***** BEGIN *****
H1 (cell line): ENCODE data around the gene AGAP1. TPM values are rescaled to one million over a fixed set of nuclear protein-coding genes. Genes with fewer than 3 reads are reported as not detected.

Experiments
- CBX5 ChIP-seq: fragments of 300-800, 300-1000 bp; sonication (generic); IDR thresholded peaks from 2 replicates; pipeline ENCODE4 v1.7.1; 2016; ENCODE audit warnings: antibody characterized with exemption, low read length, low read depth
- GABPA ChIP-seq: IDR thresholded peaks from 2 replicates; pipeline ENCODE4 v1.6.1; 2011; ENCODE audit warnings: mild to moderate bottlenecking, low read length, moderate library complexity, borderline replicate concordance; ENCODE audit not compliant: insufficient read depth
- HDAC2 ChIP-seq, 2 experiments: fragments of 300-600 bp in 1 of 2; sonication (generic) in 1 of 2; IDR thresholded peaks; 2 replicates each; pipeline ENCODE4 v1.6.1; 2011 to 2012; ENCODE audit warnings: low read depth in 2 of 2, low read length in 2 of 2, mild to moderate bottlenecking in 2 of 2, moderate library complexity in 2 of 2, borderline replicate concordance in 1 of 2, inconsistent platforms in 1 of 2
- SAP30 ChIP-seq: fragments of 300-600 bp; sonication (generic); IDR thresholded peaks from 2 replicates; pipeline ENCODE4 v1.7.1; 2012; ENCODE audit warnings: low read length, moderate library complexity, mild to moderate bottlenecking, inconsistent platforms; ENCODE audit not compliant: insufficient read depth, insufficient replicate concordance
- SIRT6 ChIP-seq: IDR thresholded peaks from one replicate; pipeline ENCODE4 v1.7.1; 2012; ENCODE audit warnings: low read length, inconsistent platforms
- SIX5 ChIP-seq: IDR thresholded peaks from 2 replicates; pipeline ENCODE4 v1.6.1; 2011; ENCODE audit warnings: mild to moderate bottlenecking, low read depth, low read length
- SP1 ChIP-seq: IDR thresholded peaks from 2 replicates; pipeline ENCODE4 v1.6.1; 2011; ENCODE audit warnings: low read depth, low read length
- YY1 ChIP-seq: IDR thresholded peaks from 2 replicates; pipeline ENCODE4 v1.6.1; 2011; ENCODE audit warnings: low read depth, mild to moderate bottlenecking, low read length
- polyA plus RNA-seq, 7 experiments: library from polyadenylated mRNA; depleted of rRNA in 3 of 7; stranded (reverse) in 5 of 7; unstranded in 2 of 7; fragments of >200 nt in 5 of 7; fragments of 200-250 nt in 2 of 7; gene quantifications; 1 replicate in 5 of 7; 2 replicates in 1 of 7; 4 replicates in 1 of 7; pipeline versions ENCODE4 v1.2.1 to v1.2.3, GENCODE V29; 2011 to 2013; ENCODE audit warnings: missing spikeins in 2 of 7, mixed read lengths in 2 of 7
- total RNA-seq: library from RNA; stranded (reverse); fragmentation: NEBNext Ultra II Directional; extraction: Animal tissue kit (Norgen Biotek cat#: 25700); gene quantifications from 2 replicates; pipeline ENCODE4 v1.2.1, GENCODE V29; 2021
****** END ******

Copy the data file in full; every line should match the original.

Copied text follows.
H1 (cell line): ENCODE data around the gene AGAP1. TPM values are rescaled to one million over a fixed set of nuclear protein-coding genes. Genes with fewer than 3 reads are reported as not detected.

Experiments
- CBX5 ChIP-seq: fragments of 300-800, 300-1000 bp; sonication (generic); IDR thresholded peaks from 2 replicates; pipeline ENCODE4 v1.7.1; 2016; ENCODE audit warnings: antibody characterized with exemption, low read length, low read depth
- GABPA ChIP-seq: IDR thresholded peaks from 2 replicates; pipeline ENCODE4 v1.6.1; 2011; ENCODE audit warnings: mild to moderate bottlenecking, low read length, moderate library complexity, borderline replicate concordance; ENCODE audit not compliant: insufficient read depth
- HDAC2 ChIP-seq, 2 experiments: fragments of 300-600 bp in 1 of 2; sonication (generic) in 1 of 2; IDR thresholded peaks; 2 replicates each; pipeline ENCODE4 v1.6.1; 2011 to 2012; ENCODE audit warnings: low read depth in 2 of 2, low read length in 2 of 2, mild to moderate bottlenecking in 2 of 2, moderate library complexity in 2 of 2, borderline replicate concordance in 1 of 2, inconsistent platforms in 1 of 2
- SAP30 ChIP-seq: fragments of 300-600 bp; sonication (generic); IDR thresholded peaks from 2 replicates; pipeline ENCODE4 v1.7.1; 2012; ENCODE audit warnings: low read length, moderate library complexity, mild to moderate bottlenecking, inconsistent platforms; ENCODE audit not compliant: insufficient read depth, insufficient replicate concordance
- SIRT6 ChIP-seq: IDR thresholded peaks from one replicate; pipeline ENCODE4 v1.7.1; 2012; ENCODE audit warnings: low read length, inconsistent platforms
- SIX5 ChIP-seq: IDR thresholded peaks from 2 replicates; pipeline ENCODE4 v1.6.1; 2011; ENCODE audit warnings: mild to moderate bottlenecking, low read depth, low read length
- SP1 ChIP-seq: IDR thresholded peaks from 2 replicates; pipeline ENCODE4 v1.6.1; 2011; ENCODE audit warnings: low read depth, low read length
- YY1 ChIP-seq: IDR thresholded peaks from 2 replicates; pipeline ENCODE4 v1.6.1; 2011; ENCODE audit warnings: low read depth, mild to moderate bottlenecking, low read length
- polyA plus RNA-seq, 7 experiments: library from polyadenylated mRNA; depleted of rRNA in 3 of 7; stranded (reverse) in 5 of 7; unstranded in 2 of 7; fragments of >200 nt in 5 of 7; fragments of 200-250 nt in 2 of 7; gene quantifications; 1 replicate in 5 of 7; 2 replicates in 1 of 7; 4 replicates in 1 of 7; pipeline versions ENCODE4 v1.2.1 to v1.2.3, GENCODE V29; 2011 to 2013; ENCODE audit warnings: missing spikeins in 2 of 7, mixed read lengths in 2 of 7
- total RNA-seq: library from RNA; stranded (reverse); fragmentation: NEBNext Ultra II Directional; extraction: Animal tissue kit (Norgen Biotek cat#: 25700); gene quantifications from 2 replicates; pipeline ENCODE4 v1.2.1, GENCODE V29; 2021